This is a bubble sort. Enter a list of up to 100 whole numbers and it will sort them for you. (Of course, tell it you’re going to enter 105 and this code will crash at the 101st… no bounds checking)

However the thing we keep calling Facebook’s algorithm is not just a big version of this.  Facebook is a complex system of interlocking parts, many of which are based on well-trained ML models, that together generate a constantly-shifting bucket of interpretable HTML and Javascript, amounting  to 48386 lines the last time I loaded the home page. 

The source code of my Facebook homepage

This is not something you can ‘show’ to a group of well-intentioned members of your oversight board, even if you wanted to. This is a system that is more complex than a single-celled organism, with more interconnections than a flatworm nervous system and behaviours that are, in many ways, simply unpredictable. 

But that doesn’t mean it can’t be examined and held to account.  Because what really matters with Facebook is not what the code does, but what it is meant to do.  And that intention comes from the designers, the developers, the teams, the managers, the product owners and, of course, the senior management, driven by the desires of the ultimate beneficial owners.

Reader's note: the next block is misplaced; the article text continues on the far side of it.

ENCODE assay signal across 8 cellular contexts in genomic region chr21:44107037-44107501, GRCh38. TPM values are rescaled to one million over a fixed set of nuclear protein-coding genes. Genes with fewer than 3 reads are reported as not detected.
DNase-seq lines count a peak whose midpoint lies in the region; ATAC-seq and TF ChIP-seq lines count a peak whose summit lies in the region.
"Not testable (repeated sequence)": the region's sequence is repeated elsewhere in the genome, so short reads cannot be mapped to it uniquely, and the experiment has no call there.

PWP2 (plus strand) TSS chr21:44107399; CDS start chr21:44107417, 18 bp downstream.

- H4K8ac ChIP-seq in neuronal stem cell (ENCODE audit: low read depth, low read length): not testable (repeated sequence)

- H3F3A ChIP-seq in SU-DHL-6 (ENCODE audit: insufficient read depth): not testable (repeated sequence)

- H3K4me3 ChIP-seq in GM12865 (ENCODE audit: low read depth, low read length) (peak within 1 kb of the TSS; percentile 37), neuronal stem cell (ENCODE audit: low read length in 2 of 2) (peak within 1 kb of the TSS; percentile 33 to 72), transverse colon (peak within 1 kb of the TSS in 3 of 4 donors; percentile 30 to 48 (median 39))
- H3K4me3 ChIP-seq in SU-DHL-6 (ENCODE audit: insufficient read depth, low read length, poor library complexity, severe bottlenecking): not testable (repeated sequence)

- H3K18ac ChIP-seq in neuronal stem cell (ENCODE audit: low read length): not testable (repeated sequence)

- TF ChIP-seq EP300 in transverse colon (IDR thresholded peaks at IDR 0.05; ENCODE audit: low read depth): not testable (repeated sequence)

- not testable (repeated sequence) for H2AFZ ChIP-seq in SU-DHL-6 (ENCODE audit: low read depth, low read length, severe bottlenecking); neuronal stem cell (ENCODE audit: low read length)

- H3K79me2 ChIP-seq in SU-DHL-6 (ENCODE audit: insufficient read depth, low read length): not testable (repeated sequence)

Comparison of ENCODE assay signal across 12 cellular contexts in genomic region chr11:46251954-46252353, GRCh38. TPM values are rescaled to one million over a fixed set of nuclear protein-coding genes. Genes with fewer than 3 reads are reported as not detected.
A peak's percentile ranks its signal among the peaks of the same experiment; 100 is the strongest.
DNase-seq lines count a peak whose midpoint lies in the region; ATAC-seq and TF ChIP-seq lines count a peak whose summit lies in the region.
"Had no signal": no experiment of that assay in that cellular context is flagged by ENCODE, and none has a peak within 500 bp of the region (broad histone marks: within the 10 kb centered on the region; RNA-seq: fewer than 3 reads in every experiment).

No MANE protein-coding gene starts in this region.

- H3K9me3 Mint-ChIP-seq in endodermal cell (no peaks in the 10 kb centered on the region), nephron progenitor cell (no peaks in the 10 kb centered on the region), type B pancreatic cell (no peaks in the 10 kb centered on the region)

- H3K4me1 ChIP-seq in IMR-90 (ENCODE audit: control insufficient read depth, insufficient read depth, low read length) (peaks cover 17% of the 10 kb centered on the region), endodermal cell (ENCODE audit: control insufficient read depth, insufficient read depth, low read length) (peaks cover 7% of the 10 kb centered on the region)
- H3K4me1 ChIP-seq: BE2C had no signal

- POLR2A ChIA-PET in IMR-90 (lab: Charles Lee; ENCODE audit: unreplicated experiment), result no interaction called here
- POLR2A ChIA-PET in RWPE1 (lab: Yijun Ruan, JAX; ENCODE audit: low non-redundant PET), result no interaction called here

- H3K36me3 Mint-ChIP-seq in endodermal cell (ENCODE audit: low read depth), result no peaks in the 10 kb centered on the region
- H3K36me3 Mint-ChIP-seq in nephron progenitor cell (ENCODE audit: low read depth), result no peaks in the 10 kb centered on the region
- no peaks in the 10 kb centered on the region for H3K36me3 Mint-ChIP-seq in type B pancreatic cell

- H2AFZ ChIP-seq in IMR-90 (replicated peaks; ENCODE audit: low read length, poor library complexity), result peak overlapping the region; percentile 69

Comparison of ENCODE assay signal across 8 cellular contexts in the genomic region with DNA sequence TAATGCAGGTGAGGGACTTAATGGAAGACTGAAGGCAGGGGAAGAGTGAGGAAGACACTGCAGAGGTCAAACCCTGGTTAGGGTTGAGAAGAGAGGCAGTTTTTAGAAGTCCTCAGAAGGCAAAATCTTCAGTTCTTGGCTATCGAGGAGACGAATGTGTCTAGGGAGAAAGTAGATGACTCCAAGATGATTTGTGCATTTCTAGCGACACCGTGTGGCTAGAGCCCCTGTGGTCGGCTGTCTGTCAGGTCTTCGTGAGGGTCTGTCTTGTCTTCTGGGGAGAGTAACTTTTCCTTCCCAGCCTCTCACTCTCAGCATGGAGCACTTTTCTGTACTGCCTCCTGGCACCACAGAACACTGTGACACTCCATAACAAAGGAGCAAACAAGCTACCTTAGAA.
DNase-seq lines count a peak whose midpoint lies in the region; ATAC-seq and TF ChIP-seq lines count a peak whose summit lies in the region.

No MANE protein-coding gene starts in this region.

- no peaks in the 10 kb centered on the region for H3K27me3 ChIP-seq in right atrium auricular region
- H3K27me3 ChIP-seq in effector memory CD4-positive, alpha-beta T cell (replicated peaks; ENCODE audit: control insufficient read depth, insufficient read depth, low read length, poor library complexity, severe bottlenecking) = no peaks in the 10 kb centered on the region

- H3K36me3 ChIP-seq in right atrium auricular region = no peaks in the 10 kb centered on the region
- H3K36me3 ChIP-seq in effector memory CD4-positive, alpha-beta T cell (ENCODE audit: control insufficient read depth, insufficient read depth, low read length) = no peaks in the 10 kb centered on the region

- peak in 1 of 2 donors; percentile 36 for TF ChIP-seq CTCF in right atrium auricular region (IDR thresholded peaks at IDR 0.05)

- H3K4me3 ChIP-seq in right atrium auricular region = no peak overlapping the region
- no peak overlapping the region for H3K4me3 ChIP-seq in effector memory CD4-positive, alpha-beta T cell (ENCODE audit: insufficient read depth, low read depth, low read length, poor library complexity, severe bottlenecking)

Alan and his colleagues don’t need to do a code review, they need to be able to question all levels of Facebook and ask the simplest question: ‘what are you trying to do here?’ 

The answers, if honest, might be illuminating. They might also provide a more solid basis for regulation, because I don’t want rules that try to constrain companies at the code level, but principles that will govern the outcomes of their operation and the impact on the world.

The BBC, an organisation with which I am very familiar, has a mission, a set of public purposes, and values that, together, frame all aspects of its activity. We see this most clearly in the editorial guidelines, which are an attempt to translate those values into operational principles and are widely regarded as a model for other organisations.



While less explicit, the BBC’s engineering practice is bound by the same considerations. And while I’m not suggesting that we should write a Royal Charter for Facebook or other online platforms, we can state clearly what we consider are acceptable objectives for them to aim for in order to be able to operate in a territory, and hold them to account for those objectives.

At the moment we largely do this in terms of avoiding negative consequences, as with broadcast regulation and the online harms regulation. It would be interesting to try to formulate provisions to capture social good, in the way that the BBC’s public purposes do. Imagine asking that social networks ‘should bring people together for shared experiences and help contribute to the social cohesion and wellbeing of the United Kingdom’?

If we tried to regulate at that level, we wouldn’t need to look at the code base unless things were going very badly wrong indeed, because it would be an implementation-level concern.

I think that would be a better outcome.